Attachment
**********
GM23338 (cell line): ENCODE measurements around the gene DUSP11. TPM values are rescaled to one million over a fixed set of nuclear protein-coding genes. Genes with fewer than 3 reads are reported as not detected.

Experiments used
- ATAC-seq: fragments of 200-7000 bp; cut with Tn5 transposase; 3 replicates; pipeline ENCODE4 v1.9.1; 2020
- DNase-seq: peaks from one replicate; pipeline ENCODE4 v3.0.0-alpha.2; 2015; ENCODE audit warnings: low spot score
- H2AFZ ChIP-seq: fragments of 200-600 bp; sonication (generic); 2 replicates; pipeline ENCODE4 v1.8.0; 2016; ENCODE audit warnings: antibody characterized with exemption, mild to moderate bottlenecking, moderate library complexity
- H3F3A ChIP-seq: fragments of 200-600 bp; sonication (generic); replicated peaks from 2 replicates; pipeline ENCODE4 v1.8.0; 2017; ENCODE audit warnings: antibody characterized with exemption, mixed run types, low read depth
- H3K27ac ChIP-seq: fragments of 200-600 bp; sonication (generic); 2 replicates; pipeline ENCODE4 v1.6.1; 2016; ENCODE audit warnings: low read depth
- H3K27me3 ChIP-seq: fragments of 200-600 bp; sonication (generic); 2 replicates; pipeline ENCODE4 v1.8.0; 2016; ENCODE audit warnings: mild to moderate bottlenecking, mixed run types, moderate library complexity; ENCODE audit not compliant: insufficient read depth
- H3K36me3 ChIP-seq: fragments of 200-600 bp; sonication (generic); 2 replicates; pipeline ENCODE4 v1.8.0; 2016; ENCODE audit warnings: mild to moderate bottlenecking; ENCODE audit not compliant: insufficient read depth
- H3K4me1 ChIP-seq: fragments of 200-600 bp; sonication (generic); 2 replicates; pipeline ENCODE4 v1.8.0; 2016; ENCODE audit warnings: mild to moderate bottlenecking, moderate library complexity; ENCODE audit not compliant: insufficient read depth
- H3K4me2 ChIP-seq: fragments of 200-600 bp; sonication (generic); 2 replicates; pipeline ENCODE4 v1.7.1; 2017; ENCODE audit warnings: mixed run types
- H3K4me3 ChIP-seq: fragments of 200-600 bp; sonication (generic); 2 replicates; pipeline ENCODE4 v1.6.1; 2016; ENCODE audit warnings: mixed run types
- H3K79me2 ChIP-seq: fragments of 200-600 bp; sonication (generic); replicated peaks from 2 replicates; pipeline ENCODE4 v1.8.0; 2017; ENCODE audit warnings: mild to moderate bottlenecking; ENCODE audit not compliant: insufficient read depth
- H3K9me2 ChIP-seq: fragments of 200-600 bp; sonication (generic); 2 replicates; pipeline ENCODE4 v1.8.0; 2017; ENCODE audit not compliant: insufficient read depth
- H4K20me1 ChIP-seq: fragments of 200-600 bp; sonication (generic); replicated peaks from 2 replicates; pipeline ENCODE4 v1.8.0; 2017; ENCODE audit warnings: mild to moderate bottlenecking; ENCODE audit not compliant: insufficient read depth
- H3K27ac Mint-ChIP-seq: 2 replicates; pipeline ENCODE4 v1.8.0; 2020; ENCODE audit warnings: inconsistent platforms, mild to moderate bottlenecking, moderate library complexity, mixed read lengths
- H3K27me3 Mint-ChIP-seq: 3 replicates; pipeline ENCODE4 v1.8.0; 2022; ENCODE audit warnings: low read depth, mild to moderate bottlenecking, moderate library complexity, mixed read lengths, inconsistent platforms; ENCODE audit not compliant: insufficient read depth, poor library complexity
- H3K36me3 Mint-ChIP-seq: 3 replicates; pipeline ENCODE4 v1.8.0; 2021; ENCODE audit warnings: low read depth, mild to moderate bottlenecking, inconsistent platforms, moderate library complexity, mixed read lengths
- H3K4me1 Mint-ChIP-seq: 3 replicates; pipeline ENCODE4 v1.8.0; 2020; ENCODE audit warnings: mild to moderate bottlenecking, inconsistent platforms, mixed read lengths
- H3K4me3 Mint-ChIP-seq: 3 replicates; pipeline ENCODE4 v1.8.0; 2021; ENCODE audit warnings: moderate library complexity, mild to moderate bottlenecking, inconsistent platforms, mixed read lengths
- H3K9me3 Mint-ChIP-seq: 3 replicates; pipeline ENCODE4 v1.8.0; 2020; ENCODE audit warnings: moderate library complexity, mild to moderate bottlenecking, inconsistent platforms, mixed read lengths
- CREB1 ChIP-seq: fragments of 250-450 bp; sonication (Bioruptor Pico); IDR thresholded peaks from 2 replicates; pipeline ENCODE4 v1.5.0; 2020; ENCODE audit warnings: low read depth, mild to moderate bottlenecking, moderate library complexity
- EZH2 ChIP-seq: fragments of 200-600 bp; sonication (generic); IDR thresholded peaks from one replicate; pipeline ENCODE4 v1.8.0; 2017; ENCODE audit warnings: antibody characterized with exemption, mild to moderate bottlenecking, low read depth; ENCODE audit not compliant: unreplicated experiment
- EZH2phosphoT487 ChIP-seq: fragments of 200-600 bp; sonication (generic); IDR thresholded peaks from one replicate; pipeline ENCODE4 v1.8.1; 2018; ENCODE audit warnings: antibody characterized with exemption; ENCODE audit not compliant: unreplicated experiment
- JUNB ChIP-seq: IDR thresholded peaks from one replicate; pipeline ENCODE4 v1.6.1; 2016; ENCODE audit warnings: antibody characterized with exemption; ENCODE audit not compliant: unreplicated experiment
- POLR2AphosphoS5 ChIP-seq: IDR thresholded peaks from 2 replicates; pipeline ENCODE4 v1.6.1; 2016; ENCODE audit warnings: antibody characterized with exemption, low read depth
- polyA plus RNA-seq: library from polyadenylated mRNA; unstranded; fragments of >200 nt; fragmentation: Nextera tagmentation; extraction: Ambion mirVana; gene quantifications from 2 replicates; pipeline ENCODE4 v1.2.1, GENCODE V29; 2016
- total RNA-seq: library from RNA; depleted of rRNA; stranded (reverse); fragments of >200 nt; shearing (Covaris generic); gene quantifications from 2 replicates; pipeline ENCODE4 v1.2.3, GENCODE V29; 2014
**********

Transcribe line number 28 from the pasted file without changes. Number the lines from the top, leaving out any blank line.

- total RNA-seq: library from RNA; depleted of rRNA; stranded (reverse); fragments of >200 nt; shearing (Covaris generic); gene quantifications from 2 replicates; pipeline ENCODE4 v1.2.3, GENCODE V29; 2014